The Story of Reality: How the World Began, How it Ends, and Everything Important That Happens In Between, by Gregory Koukl (M.A. ’06), Zondervan, January 2017. Biblical Christianity is more than just another private religious view. It’s more than just a personal relationship with God or a source of moral teaching. Christianity is a picture of reality. It explains why the world is the way it is. In The Story of Reality, bestselling author and host of Stand to Reason Gregory Koukl explains the five words that form the narrative backbone of the Christian story: God, Man, Jesus, Cross, Resurrection. For those seeking answers to the questions of life, this is an invitation to hear a story that explains the world in a way nothing else will.

Preaching Old Testament Narratives, by Benjamin H. Walton (M.A. ’06), Kregel Ministry, June 2016. The Old Testament is foundational for the New Testament church. But foundational or not, it can be difficult for preachers to pin down useful resources for narrative texts within the Old Testament, much less to skillfully preach those passages to their congregations. Walton provides the practical insight pastors need, demonstrating both the interpretive and homiletical skills necessary to preach Old Testament narratives well. He guides the preacher through selecting a text which is a complete unit of thought; describing the scene in a coherent way; determining the theological message of the text; and carefully crafting a meaningful take-home truth.

Polycentric Missiology: Twenty-First-Century Mission from Everyone to Everywhere, by Allen Yeh (associate professor of intercultural studies and missiology), IVP Academic, November 2016. From 2010 to 2012, five missions conferences on five continents provided a window into the state of world Christianity and contemporary missiology. Missiologist Allen Yeh, the only person to attend all five conferences, chronicles the recent history of world mission through the lenses of these landmark events, which demonstrate the new realities of polycentric and polydirectional mission from everyone to everywhere. Yeh’s accounts highlight the crucial missiological issues of our era: evangelism, frontier missions, ecumenism, unengaged and post-Christian populations and more.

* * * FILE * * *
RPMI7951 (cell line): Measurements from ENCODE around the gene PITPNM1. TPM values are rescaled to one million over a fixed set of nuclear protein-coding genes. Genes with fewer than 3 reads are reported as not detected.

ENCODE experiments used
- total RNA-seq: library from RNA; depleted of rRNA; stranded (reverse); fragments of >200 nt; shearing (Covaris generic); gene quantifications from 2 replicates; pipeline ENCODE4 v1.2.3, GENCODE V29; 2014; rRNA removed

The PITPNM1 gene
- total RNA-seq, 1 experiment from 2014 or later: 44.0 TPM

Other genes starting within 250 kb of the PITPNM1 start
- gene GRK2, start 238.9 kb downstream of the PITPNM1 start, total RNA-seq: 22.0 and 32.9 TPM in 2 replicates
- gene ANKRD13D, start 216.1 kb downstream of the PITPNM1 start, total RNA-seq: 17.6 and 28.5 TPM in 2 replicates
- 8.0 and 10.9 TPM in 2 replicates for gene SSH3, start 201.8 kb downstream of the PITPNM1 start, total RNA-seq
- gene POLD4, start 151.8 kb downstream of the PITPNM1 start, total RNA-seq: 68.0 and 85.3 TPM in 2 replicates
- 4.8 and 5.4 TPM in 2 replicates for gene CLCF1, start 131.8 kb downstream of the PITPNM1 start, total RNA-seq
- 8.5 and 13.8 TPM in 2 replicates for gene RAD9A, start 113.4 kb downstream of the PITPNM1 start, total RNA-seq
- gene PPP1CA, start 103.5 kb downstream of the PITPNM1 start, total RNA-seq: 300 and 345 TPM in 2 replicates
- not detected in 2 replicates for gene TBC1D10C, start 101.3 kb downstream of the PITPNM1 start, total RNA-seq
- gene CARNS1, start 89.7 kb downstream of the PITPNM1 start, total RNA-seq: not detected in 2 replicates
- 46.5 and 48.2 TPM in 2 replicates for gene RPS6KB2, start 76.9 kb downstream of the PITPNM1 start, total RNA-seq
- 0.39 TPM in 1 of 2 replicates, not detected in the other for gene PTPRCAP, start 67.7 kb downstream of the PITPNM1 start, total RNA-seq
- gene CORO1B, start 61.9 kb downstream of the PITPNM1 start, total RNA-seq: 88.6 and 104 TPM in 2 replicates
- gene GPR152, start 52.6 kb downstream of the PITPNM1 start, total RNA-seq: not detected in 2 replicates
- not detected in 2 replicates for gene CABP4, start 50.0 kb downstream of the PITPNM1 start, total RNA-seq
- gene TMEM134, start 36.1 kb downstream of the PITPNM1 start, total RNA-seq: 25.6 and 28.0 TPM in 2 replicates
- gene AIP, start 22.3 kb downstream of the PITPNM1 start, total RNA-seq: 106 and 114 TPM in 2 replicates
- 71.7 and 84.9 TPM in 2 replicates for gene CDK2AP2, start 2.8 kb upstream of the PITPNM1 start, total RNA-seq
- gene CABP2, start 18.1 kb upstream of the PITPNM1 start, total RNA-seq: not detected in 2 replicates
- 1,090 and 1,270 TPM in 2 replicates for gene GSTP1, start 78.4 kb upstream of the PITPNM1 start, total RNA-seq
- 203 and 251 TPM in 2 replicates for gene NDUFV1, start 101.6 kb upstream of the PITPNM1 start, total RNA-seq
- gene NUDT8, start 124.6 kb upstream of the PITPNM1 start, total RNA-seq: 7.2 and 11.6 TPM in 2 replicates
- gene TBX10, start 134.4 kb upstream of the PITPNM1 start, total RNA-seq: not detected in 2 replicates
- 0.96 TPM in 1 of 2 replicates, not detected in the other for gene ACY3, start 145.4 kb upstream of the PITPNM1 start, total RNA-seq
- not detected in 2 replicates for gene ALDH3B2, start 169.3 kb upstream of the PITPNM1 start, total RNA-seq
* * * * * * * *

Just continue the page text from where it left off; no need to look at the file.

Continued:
The God Conversation: Using Stories and Illustrations to Explain Your Faith (Revised and Expanded Edition), by J.P. Moreland (distinguished professor of philosophy) and Tim Muehlhoff (professor of communication), IVP Books, March 2017. Every day it seems more difficult to explain to our friends, families and neighbors what we believe and why. When our ideas and arguments fail to persuade them, what then? Veteran apologists and communicators J. P. Moreland and Tim Muehlhoff say that the best way to win over others is with a good story. Stories have the ability to get behind our preconceptions and defenses. They appeal to the whole person rather than just to the mind. This expanded edition includes new chapters and updated stories and illustrations throughout.

God’s Image and Global Cultures: Integrating Faith and Culture in the Twenty-First Century, by Kenneth Nehrbass (Ph.D. ’10, assistant professor of intercultural studies), Cascade Books, August 2016. How does bearing God’s image relate to cultural activity? Nehrbass explains that “spheres of culture,” such as political, technological and social structures, are systems that God has instilled in humans as his image bearers, so that they can glorify and enjoy him forever. Therefore, a theology of culture involves recognizing that the kingdom of God encompasses heaven and earth, rather than pitting heaven against earth. A major functional aspect of bearing God's image is engaging in culture, since the Trinity has been eternally engaged in cultural functions like ruling, communicating and creating.

Luis de Molina: The Life and Theology of the Founder of Middle Knowledge, by Kirk R. MacGregor (M.A. ’01), Zondervan, November 2015. Due to the recent rediscovery of his doctrine of middle knowledge — a view of salvation that upholds both God’s predestination and human free will — Spanish theologian Luis de Molina is enjoying a quiet resurgence. In the first full work ever on Molina, MacGregor outlines the main contours of Molina’s subtle and far-reaching philosophical theology. Drawing on writings of Molina never translated into English, MacGregor also provides insight into the experiences that shaped Molina. With implications for topics as wide-ranging as biblical inerrancy, evolution and the problem of evil, Molina’s thought remains as relevant as ever.